In the previous sections, the focus was centered on performance evaluation of the algorithms with emphasis on scoring procedures. However, in most cases, absolute performance may be misleading as it depends on many aspects of the experimental conditions. This is particularly true when the evaluation is based on training and test data which may not be publicly available. In such a case, it is impossible to reproduce the test independently.
In fact, frequent scientific practice consists in comparing a new approach to a previously existing one, and in evaluating the new method in terms of (relative) improvement. This practice can be understood as a way to calibrate the difficulty of the task under test by some kind of reference technique. In this section, we propose to use common reference algorithms in order to make the calibration step even more meaningful.
Desirable properties of a reference system are its relative efficiency and robustness, its easy implementation, and its absolute reproducibility (from the algorithmic point of view). It should not require sophisticated training procedures. In particular, it should be able to operate with very limited training data (like one utterance) per speaker.
From a practical point of view, the calibration of a given database for a given task by a reference system is relatively easy to implement: for any new system embedded in a given application, the reference voice recognition system is replaced by the new one, and the differences in the overall performance of the application gives an indirect figure of merit of the new system compared to the reference one, for this given application. Commercial products can also be evaluated in parallel on the same database, but this may cause additional difficulties. In particular, the development of a specific ``harness'', i.e. an interface between the evaluation data and the system under test may be necessary.
In general, a speaker recognition system can be decomposed into:
It is certainly unrealistic to specify exhaustively the four modules of a reference system, especially the first and fourth module, which may have considerable impact on the performance. We therefore restrict our proposal for a reference system to generic algorithms involved in the second and third module. However, if the system under test is a ``black box '', and if it is not possible to isolate the pre-processing module, some arbitrary choice has to be made for what concerns the pre-processing module of the reference system.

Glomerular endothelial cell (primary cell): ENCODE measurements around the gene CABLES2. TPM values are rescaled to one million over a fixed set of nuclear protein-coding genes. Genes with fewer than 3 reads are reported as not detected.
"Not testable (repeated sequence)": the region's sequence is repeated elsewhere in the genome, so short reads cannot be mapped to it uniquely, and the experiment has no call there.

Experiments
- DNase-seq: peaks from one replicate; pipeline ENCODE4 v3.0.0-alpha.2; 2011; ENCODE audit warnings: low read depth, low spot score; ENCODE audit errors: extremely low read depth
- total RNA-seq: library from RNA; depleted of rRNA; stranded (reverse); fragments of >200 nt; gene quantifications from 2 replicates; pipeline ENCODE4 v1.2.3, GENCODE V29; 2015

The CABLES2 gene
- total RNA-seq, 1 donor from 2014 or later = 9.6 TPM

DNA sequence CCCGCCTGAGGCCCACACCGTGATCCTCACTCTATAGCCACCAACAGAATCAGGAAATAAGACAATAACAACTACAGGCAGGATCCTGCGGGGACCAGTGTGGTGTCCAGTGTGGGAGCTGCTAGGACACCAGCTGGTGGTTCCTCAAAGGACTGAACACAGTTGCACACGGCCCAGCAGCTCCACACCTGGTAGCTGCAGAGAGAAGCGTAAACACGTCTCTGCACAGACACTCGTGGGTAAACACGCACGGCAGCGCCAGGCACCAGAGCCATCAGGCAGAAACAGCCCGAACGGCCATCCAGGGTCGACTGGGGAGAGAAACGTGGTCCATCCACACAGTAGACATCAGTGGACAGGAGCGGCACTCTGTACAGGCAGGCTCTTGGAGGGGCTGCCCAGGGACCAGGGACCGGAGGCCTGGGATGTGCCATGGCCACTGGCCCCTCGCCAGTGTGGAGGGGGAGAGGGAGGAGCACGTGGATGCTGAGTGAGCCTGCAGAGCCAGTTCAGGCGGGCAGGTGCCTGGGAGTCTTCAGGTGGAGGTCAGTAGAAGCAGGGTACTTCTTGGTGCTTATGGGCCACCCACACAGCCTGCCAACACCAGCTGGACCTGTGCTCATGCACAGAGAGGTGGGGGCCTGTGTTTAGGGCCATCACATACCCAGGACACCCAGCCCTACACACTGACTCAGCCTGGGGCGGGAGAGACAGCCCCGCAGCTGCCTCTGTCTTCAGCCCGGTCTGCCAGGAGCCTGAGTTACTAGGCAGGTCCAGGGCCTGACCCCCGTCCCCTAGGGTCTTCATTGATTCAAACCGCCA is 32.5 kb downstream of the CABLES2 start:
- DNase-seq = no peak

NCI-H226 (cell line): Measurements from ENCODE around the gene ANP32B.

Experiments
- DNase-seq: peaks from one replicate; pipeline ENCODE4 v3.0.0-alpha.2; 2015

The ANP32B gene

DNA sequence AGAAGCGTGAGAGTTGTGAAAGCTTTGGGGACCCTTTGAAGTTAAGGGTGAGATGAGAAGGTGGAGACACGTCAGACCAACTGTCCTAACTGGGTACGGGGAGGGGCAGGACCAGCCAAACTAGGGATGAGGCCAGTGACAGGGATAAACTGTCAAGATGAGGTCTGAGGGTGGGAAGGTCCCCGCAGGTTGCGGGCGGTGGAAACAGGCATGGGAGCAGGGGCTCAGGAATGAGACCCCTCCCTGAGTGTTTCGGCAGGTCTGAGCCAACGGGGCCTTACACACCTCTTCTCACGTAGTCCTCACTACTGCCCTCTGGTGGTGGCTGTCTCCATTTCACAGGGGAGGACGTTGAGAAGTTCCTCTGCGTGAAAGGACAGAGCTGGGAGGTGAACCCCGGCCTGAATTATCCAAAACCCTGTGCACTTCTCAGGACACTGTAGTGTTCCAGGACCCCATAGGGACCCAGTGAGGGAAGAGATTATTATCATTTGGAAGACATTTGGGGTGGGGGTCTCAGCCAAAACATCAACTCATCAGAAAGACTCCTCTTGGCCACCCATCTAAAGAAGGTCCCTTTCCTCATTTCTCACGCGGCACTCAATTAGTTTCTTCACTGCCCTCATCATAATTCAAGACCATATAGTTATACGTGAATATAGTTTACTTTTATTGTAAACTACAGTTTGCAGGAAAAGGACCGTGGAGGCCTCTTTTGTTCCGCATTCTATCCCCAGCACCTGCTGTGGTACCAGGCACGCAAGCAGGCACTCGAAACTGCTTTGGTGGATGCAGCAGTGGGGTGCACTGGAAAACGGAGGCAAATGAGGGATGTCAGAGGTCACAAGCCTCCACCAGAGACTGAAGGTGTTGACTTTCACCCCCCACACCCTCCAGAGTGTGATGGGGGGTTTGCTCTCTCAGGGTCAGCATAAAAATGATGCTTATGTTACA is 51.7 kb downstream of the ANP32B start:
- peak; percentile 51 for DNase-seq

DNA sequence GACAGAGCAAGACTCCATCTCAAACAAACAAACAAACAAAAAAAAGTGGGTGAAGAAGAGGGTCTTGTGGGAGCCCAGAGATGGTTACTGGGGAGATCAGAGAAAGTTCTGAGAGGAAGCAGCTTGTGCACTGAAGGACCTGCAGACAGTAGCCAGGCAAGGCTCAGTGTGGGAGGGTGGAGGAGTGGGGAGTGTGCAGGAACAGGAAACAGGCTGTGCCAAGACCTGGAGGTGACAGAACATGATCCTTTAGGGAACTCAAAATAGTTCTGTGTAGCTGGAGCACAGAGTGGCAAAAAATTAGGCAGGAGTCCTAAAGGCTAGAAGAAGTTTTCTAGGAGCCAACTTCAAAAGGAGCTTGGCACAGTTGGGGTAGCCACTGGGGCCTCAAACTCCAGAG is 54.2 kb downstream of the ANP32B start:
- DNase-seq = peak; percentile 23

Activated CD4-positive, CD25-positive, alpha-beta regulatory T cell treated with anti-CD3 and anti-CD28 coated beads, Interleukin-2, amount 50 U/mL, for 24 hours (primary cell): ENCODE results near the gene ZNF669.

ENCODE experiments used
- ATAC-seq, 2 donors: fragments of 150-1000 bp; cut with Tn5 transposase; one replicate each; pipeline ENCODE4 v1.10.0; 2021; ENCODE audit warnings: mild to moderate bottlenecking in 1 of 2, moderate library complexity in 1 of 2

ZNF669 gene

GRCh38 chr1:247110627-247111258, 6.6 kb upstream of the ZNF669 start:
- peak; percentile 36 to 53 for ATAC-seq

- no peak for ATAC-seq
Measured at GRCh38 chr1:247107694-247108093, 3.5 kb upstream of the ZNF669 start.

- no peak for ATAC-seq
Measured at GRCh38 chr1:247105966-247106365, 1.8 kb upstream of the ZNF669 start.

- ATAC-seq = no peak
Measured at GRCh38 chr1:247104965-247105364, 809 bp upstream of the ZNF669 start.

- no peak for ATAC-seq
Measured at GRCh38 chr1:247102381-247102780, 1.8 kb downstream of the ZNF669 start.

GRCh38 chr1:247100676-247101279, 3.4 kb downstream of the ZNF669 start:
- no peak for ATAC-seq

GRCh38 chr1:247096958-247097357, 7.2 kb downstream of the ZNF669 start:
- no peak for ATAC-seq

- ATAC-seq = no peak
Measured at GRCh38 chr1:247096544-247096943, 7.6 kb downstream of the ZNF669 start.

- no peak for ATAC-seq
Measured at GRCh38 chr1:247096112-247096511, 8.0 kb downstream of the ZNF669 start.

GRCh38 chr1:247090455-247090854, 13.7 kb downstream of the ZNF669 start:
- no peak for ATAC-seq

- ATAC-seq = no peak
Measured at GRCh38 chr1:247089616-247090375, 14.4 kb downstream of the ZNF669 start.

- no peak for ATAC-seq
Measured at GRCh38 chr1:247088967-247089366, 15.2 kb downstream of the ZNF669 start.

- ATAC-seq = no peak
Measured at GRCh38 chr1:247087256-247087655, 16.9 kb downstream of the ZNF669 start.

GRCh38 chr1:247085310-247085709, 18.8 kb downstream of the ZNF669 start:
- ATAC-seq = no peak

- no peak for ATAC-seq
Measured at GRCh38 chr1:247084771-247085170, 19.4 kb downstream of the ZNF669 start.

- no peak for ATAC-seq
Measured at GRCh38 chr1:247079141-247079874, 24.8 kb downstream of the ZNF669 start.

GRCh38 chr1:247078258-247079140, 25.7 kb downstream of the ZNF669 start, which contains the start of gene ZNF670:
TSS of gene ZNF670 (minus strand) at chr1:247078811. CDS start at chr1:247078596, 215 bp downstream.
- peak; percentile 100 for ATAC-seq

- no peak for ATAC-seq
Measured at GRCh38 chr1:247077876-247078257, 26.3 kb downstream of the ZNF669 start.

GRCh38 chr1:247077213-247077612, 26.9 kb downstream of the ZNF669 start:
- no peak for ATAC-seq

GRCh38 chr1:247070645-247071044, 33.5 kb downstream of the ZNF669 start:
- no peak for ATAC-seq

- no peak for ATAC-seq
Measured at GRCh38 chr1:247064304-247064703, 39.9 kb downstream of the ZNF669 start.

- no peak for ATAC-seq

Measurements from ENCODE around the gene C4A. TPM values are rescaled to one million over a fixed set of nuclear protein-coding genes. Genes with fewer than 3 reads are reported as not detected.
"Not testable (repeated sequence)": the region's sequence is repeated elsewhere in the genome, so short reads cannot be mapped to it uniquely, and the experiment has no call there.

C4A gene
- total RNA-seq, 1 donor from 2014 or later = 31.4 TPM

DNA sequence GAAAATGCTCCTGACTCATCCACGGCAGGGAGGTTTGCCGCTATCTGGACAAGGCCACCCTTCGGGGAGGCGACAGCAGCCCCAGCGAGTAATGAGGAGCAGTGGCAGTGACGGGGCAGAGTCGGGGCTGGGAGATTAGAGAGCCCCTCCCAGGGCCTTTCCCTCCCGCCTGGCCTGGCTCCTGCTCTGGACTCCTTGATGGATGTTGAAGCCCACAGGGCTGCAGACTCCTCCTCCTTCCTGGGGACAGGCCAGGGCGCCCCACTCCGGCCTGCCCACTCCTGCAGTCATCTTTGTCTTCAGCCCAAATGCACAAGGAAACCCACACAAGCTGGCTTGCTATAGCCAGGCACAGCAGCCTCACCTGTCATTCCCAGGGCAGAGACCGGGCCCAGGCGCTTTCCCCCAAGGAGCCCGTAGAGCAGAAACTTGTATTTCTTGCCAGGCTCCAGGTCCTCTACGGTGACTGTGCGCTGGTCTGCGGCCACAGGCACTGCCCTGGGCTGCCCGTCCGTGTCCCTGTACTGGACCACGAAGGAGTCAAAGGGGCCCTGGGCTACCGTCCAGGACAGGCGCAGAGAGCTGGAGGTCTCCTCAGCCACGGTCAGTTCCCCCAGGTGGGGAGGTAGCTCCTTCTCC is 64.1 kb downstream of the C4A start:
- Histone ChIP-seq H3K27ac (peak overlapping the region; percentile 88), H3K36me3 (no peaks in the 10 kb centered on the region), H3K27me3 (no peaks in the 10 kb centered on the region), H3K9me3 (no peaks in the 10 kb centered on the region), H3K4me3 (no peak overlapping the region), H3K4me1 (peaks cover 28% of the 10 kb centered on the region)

In practice, it is necessary to distinguish between two reference systems: one for text-dependent applications and one for text-independent applications .
For text-dependent and text-prompted applications , a baseline system based on Dynamic Time Warping (DTW) offers a number of advantages:
However, DTW is very sensitive to end-point detection, and relatively heavy in computation when the number of references is high. Nevertheless, we believe that this family of algorithms offers a good compromise to obtain a reference performance on most databases for text-dependent and text-prompted applications . The choice of DTW as a reference system was already proposed in the context of the SAM-A project [SAM-A (1993), Homayounpour et al. (1993)].
For text-independent applications , a sphericity measure was also proposed in SAM-A as a reference method. In fact, the sphericity measure is one possibility among a large family of measures based on second-order statistics (SOS). SOS measures capture the correlations of a time-frequency representation of the signal, which turns out to be highly speaker-dependent [Grenier (1977), Gish et al. (1986), Bimbot & Mathan (1993)]. Here again, the advantages of SOS measures are similar to those of DTW . In particular:
Naturally, the correlation matrix of a speaker is better estimated over a relatively long period of speech (several seconds). Nevertheless, reasonable performance can be obtained on segments as short as three seconds. A detailed evaluation of these measures, as well as a further discussion on their possible use as reference methods can be found in [Bimbot et al. (1995)].
Both DTW and SOS measures are based on totally reproducible algorithmic methods. They probably do not represent the ultimate technological solutions to speaker recognition . However, their systematic use as calibration approaches should at least allow discrimination between relatively trivial tasks, and those which are really challenging. In that sense, the issue of defining reference systems is a matter of efficiency for research and for evaluation methodology.